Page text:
A recent video of Buffalo fleeing Yellowstone National Park in Wyoming, followed by a large earthquake, has piqued the public’s fear that a super volcano eruption may be imminent. Although park officials have tried to dissuade concern, articles appearing daily continue to speculate as to whether the giant supervolcano may erupt.
Here is what you need to know:
1. Animals Are Fleeing the Park
The video above depicts Buffalo running “for their lives” along the highway away from Yellowstone. Generally before events like volcano eruptions animals flee an area, but this video was also taken 10 days before an earthquake. That being said, animals are not especially known for fleeing before earthquakes.
2. A 4.8 Magnitude Earthquake Hit Yellowstone on March 30
On March 30, a 4.8-magnitude earthquake rocked Yellowstone, but did not leave any considerable damage. Earthquakes are connected to volcanoes in many ways, as both reside along the gap in tectonic plates, and earthquakes have been known to coincide with volcanic eruptions. Looking at the chart above from the United States Geological Society, one can see a a recent upswing in earthquakes.
The March 30 earthquake was the largest in Yellowstone in 30 years.
3. Yellowstone Sits Atop a Super-Volcano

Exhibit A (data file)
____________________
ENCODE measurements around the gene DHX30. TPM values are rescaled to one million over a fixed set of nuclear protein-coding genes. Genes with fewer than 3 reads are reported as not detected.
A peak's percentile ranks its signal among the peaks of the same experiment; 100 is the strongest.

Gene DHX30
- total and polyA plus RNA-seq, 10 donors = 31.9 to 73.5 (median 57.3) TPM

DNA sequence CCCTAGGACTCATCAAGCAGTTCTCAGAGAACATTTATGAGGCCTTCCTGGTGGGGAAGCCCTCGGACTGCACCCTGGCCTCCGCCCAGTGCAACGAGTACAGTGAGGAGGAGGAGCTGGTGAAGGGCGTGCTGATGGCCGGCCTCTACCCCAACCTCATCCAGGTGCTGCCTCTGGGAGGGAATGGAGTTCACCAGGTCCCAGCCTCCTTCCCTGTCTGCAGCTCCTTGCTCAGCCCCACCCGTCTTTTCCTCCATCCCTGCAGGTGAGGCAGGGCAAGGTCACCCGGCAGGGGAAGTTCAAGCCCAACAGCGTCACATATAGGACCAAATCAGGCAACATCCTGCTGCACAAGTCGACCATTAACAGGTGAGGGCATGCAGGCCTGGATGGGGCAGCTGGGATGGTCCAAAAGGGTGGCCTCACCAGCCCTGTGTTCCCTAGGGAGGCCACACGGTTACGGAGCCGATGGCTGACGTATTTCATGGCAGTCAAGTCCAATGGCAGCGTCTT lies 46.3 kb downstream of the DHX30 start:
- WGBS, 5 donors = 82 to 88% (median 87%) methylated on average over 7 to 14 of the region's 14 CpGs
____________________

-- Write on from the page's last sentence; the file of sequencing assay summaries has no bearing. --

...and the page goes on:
Yellowstone sits above a super-volcano or caldera. The Yellowstone Caldera is estimated to be about 34 to 45 miles long and has erupted only three times in the last 2.3 million years, the most recent of which was about 640,000 years ago. However, the first eruption was estimated to be its most destructive, covering half of North America in ash. Reuters reports that evidence of creatures dying due to the eruption was found as far away as Nebraska.
Although many people have attempted to claim over the years that because the volcano tends to erupt every 700,000 or so, that the volcano is “overdue” for an eruption, this is not the case. The USGS says that the intervals between the previous eruptions are meaningless, but that does not mean that it won’t happen in future.
4. A Park Spokesperson Says Earthquakes & Animal Movement Are Normal
After concerns of a super-eruption swept across the Internet, the park responded with the video above. In it, park Public Affairs Chief Al Nash attempts to reassure the public by reminding us that animal migration and earthquakes are normal. The park receives around 1,000 to 3,000 quakes a year, granted not as large as the one on March 30. Also, Nash claims the reason bison and elk have been leaving the park due to the scarcity of food in the park during the winter months.
5. An Eruption Would Cover the Park in Lava
In the event of an eruption, scientists and park officials think it is unlikely the continent will be covered in hot magma and ash again. On website of the National Parks Service, park officials claim that in the event of an eruption, anywhere would be safe except for the “immediate vicinity of the advancing lava flow.”
Above you can see a scenario of what would happen if the volcano erupted.